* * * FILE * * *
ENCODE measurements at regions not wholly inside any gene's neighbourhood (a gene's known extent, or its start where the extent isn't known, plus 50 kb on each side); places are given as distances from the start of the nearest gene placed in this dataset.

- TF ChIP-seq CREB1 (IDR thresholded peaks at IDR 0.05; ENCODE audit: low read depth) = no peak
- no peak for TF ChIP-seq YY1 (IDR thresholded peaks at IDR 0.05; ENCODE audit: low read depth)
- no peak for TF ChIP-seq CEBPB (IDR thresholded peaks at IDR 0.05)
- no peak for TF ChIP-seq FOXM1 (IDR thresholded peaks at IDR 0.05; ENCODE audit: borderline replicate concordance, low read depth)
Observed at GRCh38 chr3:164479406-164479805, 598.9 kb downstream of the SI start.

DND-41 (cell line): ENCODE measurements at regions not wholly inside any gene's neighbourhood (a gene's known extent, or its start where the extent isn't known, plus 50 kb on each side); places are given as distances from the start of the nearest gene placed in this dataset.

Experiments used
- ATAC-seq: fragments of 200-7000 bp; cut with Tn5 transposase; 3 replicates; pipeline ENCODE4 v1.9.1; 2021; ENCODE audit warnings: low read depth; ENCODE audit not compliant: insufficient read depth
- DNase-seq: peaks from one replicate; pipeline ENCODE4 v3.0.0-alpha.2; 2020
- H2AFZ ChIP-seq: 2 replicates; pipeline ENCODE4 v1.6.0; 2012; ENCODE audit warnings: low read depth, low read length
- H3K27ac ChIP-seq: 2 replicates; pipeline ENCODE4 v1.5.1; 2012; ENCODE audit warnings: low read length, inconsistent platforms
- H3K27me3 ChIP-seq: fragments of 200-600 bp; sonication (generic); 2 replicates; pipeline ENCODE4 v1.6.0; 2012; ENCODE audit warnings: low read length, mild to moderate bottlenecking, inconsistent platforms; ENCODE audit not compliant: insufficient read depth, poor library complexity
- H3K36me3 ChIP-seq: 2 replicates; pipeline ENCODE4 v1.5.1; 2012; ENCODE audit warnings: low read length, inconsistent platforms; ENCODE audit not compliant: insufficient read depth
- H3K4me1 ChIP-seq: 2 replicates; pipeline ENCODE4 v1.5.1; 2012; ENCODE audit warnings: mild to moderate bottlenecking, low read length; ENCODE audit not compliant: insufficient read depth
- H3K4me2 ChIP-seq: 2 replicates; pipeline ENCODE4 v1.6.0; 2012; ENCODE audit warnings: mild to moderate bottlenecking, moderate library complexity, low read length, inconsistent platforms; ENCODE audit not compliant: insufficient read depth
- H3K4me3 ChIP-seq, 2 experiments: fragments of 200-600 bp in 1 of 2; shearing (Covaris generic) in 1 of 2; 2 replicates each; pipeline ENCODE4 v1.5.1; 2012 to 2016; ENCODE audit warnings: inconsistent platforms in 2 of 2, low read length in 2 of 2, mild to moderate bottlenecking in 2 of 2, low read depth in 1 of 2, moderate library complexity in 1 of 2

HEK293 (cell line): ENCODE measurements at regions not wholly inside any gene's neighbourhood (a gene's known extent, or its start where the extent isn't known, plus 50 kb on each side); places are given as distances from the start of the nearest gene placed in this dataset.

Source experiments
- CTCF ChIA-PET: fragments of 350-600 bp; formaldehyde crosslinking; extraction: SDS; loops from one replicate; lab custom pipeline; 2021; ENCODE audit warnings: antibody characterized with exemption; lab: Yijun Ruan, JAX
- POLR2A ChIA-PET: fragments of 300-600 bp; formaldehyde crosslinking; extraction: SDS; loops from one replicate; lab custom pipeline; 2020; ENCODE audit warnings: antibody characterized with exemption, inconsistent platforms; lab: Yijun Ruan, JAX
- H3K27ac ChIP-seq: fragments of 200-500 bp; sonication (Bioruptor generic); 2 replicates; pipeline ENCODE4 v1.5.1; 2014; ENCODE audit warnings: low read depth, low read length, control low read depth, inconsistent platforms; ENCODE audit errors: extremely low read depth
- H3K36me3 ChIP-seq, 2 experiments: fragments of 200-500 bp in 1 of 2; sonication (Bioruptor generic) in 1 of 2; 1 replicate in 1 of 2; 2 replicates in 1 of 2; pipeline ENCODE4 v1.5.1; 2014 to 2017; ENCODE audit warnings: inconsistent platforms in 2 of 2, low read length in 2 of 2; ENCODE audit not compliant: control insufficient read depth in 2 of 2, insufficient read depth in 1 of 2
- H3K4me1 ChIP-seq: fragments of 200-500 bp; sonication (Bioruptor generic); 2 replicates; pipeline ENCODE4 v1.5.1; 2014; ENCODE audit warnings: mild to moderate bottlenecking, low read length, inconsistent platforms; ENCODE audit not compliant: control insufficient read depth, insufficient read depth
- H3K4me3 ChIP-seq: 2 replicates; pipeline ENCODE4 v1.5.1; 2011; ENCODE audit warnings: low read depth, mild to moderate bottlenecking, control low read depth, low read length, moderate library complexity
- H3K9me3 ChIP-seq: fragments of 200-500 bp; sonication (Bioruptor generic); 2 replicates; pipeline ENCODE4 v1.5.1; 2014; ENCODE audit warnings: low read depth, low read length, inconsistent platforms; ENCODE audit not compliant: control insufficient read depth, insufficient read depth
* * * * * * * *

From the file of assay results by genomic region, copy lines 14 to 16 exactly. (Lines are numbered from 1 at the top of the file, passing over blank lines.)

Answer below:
- H3K36me3 ChIP-seq: 2 replicates; pipeline ENCODE4 v1.5.1; 2012; ENCODE audit warnings: low read length, inconsistent platforms; ENCODE audit not compliant: insufficient read depth
- H3K4me1 ChIP-seq: 2 replicates; pipeline ENCODE4 v1.5.1; 2012; ENCODE audit warnings: mild to moderate bottlenecking, low read length; ENCODE audit not compliant: insufficient read depth
- H3K4me2 ChIP-seq: 2 replicates; pipeline ENCODE4 v1.6.0; 2012; ENCODE audit warnings: mild to moderate bottlenecking, moderate library complexity, low read length, inconsistent platforms; ENCODE audit not compliant: insufficient read depth